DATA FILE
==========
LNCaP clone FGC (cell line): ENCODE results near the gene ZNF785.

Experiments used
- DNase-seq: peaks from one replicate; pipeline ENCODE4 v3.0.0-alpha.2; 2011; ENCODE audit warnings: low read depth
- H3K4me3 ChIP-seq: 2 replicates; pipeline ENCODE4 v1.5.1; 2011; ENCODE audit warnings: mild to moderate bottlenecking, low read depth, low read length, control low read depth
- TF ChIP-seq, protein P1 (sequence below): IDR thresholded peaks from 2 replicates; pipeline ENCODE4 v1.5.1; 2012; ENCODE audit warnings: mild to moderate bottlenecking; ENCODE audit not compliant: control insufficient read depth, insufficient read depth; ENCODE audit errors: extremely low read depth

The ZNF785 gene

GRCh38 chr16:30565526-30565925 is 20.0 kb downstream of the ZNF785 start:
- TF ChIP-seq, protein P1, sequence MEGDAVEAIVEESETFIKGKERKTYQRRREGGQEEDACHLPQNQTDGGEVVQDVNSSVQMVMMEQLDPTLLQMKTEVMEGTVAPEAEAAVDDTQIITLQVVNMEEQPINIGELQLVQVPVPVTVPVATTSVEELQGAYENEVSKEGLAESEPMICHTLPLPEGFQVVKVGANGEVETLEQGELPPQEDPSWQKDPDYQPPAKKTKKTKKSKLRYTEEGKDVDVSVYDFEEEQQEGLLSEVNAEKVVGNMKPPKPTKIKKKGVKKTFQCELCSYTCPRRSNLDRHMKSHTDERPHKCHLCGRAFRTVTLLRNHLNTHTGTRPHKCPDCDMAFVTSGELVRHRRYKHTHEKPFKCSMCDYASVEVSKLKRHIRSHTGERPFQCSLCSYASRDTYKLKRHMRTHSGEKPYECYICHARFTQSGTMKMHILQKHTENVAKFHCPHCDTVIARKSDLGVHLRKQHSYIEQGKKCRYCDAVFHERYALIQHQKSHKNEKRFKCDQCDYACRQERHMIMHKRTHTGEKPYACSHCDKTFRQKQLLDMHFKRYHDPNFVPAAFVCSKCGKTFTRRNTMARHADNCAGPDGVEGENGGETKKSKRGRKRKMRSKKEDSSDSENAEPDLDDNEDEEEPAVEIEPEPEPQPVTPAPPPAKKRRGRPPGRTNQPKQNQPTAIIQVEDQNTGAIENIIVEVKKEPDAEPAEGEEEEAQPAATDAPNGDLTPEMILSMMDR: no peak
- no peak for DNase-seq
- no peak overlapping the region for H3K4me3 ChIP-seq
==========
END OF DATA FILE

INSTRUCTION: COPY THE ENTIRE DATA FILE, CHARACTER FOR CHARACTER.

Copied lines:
LNCaP clone FGC (cell line): ENCODE results near the gene ZNF785.

Experiments used
- DNase-seq: peaks from one replicate; pipeline ENCODE4 v3.0.0-alpha.2; 2011; ENCODE audit warnings: low read depth
- H3K4me3 ChIP-seq: 2 replicates; pipeline ENCODE4 v1.5.1; 2011; ENCODE audit warnings: mild to moderate bottlenecking, low read depth, low read length, control low read depth
- TF ChIP-seq, protein P1 (sequence below): IDR thresholded peaks from 2 replicates; pipeline ENCODE4 v1.5.1; 2012; ENCODE audit warnings: mild to moderate bottlenecking; ENCODE audit not compliant: control insufficient read depth, insufficient read depth; ENCODE audit errors: extremely low read depth

The ZNF785 gene

GRCh38 chr16:30565526-30565925 is 20.0 kb downstream of the ZNF785 start:
- TF ChIP-seq, protein P1, sequence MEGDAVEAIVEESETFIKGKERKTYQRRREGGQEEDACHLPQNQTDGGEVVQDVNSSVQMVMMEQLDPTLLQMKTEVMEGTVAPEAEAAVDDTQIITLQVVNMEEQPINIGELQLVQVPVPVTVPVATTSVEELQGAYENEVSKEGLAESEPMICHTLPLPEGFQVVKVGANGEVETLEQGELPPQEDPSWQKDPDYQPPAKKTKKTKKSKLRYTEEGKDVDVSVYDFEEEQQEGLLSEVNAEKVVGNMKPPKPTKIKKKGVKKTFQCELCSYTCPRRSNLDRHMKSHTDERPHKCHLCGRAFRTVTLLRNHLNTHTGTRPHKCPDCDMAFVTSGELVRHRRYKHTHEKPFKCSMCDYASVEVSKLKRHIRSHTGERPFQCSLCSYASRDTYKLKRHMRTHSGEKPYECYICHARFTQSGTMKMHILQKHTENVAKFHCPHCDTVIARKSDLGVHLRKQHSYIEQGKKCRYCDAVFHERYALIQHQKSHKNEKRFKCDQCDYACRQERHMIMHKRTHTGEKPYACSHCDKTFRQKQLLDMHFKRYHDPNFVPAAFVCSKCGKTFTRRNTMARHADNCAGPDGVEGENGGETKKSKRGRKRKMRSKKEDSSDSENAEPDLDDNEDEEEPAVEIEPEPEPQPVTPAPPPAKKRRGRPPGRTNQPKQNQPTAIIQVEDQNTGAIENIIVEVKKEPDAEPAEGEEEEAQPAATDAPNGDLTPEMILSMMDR: no peak
- no peak for DNase-seq
- no peak overlapping the region for H3K4me3 ChIP-seq